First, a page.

April has not been the cruelest month for Jakob, but it hasn’t been without its petty digs either.
With small variations to audience size and general hygiene of the room, his cynical predictions for the gig at the Comfort Zone on the 10th were shockingly accurate. The problem with being pessimistic, he realized, is there’s no joy in being proven right. Of course, the problem with being optimistic is rarely being right at all.
Significantly less than the predicted 17 patrons, there was no one in attendance save Joe Strutt, fellow performer Sexy Merlin, the abnormally surly soundman, supposedly some bar staff, and the unsung video projectionist. Even the promoters appeared to be absent from the premises, perhaps uncomfortable watching Moonwood jam for their own benefit in the vacuum of space.
And who could really blame them? The environs were less than inviting. On stage Moonwood were huddled around a puddle of some sticky red substance. The substance appeared to be either congealed blood or, possibly, raspberry jam.
Since no one could fathom how several tablespoons of jam might end up on the stage, yet any number of plausible scenarios where blood had been spilled instantly came to mind, it was assumed to be blood. Remembering the vials found at their last show in the venue, Jakob joked it was “V”—the drug made from vampire blood on the television show True Blood. Jakob made this joke as he studiously tried not to kneel in the crimson splotch while he plugged the leads into his stompboxes. Gallows humour.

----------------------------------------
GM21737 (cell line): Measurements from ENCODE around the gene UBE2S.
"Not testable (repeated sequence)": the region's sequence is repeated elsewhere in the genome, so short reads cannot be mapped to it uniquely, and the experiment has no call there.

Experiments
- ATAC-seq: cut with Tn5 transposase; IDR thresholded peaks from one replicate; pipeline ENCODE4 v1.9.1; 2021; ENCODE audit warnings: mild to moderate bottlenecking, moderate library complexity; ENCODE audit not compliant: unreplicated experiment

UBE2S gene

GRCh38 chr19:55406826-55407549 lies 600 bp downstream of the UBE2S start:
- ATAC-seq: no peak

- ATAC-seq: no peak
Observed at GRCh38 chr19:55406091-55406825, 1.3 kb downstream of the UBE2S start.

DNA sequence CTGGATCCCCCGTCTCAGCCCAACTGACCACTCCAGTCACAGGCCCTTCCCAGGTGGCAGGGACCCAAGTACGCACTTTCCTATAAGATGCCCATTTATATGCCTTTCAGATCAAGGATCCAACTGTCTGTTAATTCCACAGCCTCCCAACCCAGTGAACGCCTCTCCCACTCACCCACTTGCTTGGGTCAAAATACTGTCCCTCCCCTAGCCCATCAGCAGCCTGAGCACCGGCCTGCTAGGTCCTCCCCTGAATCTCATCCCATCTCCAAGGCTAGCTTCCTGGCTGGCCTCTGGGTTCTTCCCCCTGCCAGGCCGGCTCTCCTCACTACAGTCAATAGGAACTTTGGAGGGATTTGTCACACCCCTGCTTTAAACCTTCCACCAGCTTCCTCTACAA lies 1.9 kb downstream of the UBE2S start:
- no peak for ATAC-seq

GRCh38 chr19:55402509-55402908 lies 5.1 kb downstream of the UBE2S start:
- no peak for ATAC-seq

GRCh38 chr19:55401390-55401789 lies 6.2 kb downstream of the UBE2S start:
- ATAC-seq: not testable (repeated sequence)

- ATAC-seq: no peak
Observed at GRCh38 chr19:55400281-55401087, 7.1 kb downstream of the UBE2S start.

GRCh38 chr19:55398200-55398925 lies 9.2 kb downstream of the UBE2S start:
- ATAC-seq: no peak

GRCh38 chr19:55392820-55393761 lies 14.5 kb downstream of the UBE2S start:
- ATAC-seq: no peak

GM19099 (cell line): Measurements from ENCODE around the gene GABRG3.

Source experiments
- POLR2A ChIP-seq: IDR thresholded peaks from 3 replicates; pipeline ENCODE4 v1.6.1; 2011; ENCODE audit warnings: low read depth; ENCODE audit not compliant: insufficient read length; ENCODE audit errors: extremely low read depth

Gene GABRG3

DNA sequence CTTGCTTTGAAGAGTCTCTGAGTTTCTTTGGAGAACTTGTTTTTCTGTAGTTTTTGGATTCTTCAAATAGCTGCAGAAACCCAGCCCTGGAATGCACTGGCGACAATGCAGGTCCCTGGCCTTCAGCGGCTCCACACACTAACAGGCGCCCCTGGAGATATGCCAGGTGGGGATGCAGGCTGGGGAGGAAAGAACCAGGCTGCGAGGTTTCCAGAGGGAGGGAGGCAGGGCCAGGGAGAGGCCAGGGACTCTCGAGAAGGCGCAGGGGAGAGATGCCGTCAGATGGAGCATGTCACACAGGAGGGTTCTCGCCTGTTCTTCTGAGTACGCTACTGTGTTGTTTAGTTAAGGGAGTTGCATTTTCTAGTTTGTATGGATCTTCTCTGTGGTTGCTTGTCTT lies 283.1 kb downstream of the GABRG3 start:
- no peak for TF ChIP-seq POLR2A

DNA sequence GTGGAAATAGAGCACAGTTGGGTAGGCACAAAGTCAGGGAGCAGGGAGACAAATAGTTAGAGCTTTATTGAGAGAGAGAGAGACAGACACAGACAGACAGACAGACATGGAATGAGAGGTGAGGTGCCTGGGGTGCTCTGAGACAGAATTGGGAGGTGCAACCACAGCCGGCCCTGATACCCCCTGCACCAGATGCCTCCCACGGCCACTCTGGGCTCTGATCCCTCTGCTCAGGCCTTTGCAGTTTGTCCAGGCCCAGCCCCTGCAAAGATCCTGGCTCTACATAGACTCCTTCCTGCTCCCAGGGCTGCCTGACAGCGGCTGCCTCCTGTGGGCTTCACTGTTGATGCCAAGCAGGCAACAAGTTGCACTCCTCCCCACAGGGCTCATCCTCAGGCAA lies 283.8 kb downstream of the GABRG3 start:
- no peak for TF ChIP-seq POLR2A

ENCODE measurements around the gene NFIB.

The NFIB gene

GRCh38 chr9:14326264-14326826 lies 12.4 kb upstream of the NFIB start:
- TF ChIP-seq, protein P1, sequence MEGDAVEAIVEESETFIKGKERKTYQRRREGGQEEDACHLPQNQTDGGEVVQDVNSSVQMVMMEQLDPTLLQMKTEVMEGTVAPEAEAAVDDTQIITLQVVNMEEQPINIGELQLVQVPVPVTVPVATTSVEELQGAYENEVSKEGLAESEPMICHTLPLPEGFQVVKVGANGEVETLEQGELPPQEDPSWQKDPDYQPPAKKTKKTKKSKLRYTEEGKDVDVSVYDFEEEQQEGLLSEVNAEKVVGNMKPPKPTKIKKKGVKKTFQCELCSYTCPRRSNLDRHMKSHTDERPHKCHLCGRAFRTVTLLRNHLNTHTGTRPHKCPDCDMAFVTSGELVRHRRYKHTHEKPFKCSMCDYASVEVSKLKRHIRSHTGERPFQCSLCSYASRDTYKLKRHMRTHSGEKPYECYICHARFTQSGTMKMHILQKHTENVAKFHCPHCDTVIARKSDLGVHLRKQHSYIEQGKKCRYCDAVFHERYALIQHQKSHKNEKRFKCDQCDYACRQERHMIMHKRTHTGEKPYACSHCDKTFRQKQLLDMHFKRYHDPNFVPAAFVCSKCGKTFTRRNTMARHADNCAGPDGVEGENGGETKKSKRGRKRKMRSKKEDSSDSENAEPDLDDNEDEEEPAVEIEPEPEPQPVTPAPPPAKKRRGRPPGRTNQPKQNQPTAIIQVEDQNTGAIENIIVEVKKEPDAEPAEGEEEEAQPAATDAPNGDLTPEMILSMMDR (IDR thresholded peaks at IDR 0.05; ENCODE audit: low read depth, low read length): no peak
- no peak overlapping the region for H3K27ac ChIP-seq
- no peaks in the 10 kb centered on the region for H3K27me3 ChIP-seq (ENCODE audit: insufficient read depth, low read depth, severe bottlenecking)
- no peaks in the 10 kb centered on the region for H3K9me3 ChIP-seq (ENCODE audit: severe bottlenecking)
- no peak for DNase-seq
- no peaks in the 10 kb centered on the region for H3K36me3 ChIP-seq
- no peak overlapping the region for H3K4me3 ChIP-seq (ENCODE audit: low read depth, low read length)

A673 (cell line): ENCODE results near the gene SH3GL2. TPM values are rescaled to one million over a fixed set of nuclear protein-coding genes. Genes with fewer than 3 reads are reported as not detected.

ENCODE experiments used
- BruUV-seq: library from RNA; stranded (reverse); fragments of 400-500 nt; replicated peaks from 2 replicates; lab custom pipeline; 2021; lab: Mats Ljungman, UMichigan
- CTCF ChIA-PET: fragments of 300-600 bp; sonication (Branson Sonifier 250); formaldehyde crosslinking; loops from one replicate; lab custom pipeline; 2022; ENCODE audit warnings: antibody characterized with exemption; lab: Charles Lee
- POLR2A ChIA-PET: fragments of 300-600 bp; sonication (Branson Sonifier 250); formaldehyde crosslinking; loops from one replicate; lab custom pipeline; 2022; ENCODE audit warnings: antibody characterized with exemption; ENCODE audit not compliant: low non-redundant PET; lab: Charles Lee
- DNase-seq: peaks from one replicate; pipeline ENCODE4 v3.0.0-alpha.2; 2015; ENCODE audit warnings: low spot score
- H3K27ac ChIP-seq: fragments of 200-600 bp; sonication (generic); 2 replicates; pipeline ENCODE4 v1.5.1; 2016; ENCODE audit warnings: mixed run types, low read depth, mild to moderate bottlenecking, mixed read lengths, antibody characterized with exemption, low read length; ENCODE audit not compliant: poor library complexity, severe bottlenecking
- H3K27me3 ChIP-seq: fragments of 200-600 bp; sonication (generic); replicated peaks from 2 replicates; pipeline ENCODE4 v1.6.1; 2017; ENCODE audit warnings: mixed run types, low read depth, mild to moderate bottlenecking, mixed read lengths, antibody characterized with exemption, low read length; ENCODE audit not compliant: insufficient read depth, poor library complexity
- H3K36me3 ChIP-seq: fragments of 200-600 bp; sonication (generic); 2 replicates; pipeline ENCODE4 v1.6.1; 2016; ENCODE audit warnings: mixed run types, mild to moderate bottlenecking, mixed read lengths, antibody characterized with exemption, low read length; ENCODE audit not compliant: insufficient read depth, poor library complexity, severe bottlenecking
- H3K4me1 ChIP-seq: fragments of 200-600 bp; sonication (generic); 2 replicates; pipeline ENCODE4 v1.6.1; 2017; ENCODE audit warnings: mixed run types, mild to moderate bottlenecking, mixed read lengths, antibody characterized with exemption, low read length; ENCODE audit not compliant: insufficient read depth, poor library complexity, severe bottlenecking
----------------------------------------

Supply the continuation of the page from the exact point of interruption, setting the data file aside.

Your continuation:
The morning of Tuesday, April the 15th, saw snow fall on Toronto and in the evening there was a black-out in the west end. Neither event affected Jakob in any directly negative fashion aside from how they have given coworkers an additional excuse to make small talk.
The making of small talk, of course, unlike being left alone, is an unalienable right for some people. Especially when prompted by such an unusual event as an annual occurrence. Every year since he moved to Toronto in 2007, it has snowed in April. Yet it is, somehow, perennially unexpected for most Torontonians. He lives, he’s decided, in a city populated with goldfish.
After the third of fourth shallow interaction based on the subject, he recalled a quote which gets hauled out of moth balls every year:
“Snow in April is abominable,” said Anne. “Like a slap in the face when you expected a kiss.” ~ Lucy Maud Montgomery, Anne of Ingleside, 1939.
This year marks the dodranscentennial, at the very least, of Canadians being shocked to discover they live in Canada.